Children of Clay: A Family of Pueblo Potters

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It is morning, and Gia (grandma) Rose sets out to the clay pit to dig the brown-orange clay they will need for their work as potters.

 

It is morning, the sun is not very high in the sky, and Gia (grandma) Rose sets out with some of her children, grandchildren and great-grandchildren to the clay pit to dig the brown-orange clay they will need for their work as potters. Into the next days and weeks, as Clay-Old-Woman, the spirit of the clay, watches over their work, the family prepares the clay, and grownup and children “laugh and talk while they coil, pinch, press, an smooth the clay into bowls and figures of animals and people.” Still later, they gather again to fire the pieces. Rina Swentzell is a noted potter, scholar and activist, and her presence is felt throughout Children of Clay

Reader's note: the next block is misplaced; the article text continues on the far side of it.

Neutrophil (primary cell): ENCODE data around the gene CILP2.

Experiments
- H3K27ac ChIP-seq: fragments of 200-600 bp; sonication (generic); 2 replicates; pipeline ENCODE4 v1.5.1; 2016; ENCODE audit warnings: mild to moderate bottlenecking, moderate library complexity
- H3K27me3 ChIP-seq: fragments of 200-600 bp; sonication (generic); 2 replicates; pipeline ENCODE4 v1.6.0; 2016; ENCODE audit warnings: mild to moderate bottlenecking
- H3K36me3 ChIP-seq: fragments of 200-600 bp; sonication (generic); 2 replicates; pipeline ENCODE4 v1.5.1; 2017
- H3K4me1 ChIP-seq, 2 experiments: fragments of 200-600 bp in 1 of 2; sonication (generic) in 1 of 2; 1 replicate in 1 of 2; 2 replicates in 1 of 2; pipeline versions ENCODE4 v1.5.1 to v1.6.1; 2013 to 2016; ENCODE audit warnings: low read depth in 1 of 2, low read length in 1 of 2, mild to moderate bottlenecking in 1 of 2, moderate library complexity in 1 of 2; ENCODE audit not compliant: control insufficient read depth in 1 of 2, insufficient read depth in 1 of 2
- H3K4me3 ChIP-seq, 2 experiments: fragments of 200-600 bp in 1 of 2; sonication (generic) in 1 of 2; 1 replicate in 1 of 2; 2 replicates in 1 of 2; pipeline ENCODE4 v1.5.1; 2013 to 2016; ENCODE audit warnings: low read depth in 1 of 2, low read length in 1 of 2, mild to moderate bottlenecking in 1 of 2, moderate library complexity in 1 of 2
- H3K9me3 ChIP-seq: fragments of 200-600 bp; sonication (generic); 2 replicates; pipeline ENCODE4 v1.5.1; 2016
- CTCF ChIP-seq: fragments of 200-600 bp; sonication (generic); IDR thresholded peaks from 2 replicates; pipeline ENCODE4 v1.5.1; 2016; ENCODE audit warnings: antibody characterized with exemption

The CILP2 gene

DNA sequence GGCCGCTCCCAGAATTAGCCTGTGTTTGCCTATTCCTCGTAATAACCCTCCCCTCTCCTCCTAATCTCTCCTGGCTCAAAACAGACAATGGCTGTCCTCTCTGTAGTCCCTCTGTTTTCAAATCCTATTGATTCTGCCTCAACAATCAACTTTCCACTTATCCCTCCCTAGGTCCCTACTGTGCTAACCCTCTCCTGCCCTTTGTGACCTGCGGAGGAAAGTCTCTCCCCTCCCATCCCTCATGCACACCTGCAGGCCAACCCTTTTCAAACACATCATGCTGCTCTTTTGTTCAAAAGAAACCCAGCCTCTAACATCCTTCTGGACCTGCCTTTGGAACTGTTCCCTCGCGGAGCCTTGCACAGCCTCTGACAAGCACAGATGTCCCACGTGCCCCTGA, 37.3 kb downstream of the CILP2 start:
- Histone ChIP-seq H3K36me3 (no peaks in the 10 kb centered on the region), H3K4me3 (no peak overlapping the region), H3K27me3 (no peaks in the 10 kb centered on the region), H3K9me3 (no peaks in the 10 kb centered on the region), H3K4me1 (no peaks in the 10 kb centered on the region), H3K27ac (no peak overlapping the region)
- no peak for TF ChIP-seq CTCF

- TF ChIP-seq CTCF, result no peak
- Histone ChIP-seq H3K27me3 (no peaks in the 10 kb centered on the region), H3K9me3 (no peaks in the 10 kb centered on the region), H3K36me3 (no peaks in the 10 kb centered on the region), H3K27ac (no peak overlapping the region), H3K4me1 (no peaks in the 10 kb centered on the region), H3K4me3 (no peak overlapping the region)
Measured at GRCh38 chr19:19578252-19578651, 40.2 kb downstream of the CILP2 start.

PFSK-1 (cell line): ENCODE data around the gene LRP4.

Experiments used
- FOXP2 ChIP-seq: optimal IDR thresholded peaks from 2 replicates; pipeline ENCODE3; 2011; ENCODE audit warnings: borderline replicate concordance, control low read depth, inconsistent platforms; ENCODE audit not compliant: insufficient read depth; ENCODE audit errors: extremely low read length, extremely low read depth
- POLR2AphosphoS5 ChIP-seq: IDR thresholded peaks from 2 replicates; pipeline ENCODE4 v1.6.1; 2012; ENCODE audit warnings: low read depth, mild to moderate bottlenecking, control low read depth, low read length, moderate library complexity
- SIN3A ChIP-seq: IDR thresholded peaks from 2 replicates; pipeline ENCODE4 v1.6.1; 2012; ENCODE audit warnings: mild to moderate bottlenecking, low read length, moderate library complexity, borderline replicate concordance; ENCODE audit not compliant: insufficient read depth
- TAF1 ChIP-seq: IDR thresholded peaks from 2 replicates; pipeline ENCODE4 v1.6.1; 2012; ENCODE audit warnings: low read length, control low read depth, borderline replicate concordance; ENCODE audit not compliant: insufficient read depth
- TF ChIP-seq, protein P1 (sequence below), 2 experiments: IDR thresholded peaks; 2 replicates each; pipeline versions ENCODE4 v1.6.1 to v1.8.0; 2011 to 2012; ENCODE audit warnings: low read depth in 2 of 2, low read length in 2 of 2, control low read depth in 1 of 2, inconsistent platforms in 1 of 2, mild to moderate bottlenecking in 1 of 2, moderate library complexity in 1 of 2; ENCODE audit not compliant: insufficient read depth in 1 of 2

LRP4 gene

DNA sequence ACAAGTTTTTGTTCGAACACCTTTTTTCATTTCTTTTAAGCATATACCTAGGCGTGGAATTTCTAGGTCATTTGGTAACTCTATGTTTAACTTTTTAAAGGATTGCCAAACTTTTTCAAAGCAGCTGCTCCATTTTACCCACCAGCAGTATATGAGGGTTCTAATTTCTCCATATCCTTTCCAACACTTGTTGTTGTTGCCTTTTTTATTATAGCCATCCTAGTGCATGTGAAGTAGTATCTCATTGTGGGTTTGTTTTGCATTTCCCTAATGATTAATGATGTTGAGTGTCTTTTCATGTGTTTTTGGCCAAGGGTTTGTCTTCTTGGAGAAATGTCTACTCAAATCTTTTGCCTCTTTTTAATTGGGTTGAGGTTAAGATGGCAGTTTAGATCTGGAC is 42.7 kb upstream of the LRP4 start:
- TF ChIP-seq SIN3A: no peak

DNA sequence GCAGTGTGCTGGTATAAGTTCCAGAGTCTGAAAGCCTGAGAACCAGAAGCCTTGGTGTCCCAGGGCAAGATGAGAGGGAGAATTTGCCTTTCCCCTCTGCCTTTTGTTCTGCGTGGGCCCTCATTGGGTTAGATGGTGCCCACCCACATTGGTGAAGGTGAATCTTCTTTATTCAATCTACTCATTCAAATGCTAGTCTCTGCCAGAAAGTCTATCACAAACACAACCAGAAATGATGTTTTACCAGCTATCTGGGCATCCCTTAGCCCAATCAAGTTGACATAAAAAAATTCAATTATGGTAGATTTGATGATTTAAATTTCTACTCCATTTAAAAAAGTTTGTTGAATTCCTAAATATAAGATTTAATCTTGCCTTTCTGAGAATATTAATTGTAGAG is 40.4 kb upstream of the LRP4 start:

Author: Rina Swentzell (Tewa)

Illustrations: Color photos by Bill Steen

Binding Availability: Paperback

Published: 1992

Tribes/Ethnic Groups: Tewa